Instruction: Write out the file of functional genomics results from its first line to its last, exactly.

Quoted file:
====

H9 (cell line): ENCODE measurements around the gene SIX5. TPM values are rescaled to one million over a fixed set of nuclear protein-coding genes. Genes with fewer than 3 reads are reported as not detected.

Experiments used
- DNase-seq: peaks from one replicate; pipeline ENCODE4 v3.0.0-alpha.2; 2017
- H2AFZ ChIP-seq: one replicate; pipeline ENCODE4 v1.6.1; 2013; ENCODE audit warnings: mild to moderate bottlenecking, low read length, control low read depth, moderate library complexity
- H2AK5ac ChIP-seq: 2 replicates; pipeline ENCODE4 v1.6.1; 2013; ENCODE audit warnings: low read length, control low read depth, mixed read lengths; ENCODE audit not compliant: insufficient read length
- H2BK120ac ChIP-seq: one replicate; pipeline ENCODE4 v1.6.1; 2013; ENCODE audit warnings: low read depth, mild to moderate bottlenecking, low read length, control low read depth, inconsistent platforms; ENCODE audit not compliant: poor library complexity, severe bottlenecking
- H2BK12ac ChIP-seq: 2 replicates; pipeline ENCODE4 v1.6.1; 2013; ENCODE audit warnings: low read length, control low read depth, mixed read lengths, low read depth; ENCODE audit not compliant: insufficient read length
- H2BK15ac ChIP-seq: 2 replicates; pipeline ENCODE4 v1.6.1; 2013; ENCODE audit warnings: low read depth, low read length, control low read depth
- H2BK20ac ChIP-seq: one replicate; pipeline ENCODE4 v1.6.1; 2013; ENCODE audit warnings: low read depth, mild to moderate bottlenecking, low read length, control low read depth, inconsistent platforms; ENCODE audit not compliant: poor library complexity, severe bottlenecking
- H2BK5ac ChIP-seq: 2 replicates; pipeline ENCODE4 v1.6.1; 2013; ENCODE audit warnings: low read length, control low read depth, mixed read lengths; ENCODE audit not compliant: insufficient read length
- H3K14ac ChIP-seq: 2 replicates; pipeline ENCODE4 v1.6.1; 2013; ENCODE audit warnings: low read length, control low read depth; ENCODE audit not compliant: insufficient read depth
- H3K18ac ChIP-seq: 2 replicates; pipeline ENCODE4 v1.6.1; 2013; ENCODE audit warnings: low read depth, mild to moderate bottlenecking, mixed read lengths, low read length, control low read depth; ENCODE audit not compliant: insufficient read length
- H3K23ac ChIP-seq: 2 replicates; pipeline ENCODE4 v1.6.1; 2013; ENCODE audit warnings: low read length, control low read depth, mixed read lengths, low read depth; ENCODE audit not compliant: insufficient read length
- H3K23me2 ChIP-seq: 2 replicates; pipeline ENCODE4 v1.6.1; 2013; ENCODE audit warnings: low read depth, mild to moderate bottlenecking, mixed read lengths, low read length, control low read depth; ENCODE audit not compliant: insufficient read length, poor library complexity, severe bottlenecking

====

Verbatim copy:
H9 (cell line): ENCODE measurements around the gene SIX5. TPM values are rescaled to one million over a fixed set of nuclear protein-coding genes. Genes with fewer than 3 reads are reported as not detected.

Experiments used
- DNase-seq: peaks from one replicate; pipeline ENCODE4 v3.0.0-alpha.2; 2017
- H2AFZ ChIP-seq: one replicate; pipeline ENCODE4 v1.6.1; 2013; ENCODE audit warnings: mild to moderate bottlenecking, low read length, control low read depth, moderate library complexity
- H2AK5ac ChIP-seq: 2 replicates; pipeline ENCODE4 v1.6.1; 2013; ENCODE audit warnings: low read length, control low read depth, mixed read lengths; ENCODE audit not compliant: insufficient read length
- H2BK120ac ChIP-seq: one replicate; pipeline ENCODE4 v1.6.1; 2013; ENCODE audit warnings: low read depth, mild to moderate bottlenecking, low read length, control low read depth, inconsistent platforms; ENCODE audit not compliant: poor library complexity, severe bottlenecking
- H2BK12ac ChIP-seq: 2 replicates; pipeline ENCODE4 v1.6.1; 2013; ENCODE audit warnings: low read length, control low read depth, mixed read lengths, low read depth; ENCODE audit not compliant: insufficient read length
- H2BK15ac ChIP-seq: 2 replicates; pipeline ENCODE4 v1.6.1; 2013; ENCODE audit warnings: low read depth, low read length, control low read depth
- H2BK20ac ChIP-seq: one replicate; pipeline ENCODE4 v1.6.1; 2013; ENCODE audit warnings: low read depth, mild to moderate bottlenecking, low read length, control low read depth, inconsistent platforms; ENCODE audit not compliant: poor library complexity, severe bottlenecking
- H2BK5ac ChIP-seq: 2 replicates; pipeline ENCODE4 v1.6.1; 2013; ENCODE audit warnings: low read length, control low read depth, mixed read lengths; ENCODE audit not compliant: insufficient read length
- H3K14ac ChIP-seq: 2 replicates; pipeline ENCODE4 v1.6.1; 2013; ENCODE audit warnings: low read length, control low read depth; ENCODE audit not compliant: insufficient read depth
- H3K18ac ChIP-seq: 2 replicates; pipeline ENCODE4 v1.6.1; 2013; ENCODE audit warnings: low read depth, mild to moderate bottlenecking, mixed read lengths, low read length, control low read depth; ENCODE audit not compliant: insufficient read length
- H3K23ac ChIP-seq: 2 replicates; pipeline ENCODE4 v1.6.1; 2013; ENCODE audit warnings: low read length, control low read depth, mixed read lengths, low read depth; ENCODE audit not compliant: insufficient read length
- H3K23me2 ChIP-seq: 2 replicates; pipeline ENCODE4 v1.6.1; 2013; ENCODE audit warnings: low read depth, mild to moderate bottlenecking, mixed read lengths, low read length, control low read depth; ENCODE audit not compliant: insufficient read length, poor library complexity, severe bottlenecking